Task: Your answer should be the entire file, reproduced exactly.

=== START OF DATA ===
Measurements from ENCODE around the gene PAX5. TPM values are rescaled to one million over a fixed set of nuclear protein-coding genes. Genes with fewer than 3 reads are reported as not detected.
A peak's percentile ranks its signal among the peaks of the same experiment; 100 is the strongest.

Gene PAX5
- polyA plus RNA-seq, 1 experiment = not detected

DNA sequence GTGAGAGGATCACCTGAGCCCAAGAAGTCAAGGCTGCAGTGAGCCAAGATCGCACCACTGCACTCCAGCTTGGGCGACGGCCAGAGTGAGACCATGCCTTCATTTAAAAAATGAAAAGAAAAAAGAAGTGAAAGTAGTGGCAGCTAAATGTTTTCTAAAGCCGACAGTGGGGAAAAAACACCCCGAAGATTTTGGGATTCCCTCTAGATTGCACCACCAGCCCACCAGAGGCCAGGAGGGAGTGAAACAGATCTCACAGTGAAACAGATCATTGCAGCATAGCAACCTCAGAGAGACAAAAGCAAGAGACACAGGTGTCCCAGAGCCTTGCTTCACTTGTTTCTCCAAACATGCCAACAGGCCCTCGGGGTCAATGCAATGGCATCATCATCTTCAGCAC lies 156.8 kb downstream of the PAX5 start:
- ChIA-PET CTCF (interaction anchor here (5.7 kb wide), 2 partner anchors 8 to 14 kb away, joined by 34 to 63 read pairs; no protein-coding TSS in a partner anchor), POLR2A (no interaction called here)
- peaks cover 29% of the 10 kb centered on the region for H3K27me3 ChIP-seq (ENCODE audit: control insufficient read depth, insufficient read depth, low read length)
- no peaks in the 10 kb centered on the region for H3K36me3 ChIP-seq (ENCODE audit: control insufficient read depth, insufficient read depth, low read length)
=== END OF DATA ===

Measurements from ENCODE around the gene PAX5. TPM values are rescaled to one million over a fixed set of nuclear protein-coding genes. Genes with fewer than 3 reads are reported as not detected.
A peak's percentile ranks its signal among the peaks of the same experiment; 100 is the strongest.

Gene PAX5
- polyA plus RNA-seq, 1 experiment = not detected

DNA sequence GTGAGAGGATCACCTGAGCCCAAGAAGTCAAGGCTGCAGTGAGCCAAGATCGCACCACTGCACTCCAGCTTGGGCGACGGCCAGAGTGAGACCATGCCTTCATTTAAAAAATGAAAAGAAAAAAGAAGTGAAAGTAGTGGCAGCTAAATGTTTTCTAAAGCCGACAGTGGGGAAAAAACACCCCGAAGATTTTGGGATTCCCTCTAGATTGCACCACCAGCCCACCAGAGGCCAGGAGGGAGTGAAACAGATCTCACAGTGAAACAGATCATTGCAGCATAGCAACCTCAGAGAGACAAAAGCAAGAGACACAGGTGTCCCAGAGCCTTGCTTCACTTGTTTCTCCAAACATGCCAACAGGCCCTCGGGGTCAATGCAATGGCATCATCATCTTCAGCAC lies 156.8 kb downstream of the PAX5 start:
- ChIA-PET CTCF (interaction anchor here (5.7 kb wide), 2 partner anchors 8 to 14 kb away, joined by 34 to 63 read pairs; no protein-coding TSS in a partner anchor), POLR2A (no interaction called here)
- peaks cover 29% of the 10 kb centered on the region for H3K27me3 ChIP-seq (ENCODE audit: control insufficient read depth, insufficient read depth, low read length)
- no peaks in the 10 kb centered on the region for H3K36me3 ChIP-seq (ENCODE audit: control insufficient read depth, insufficient read depth, low read length)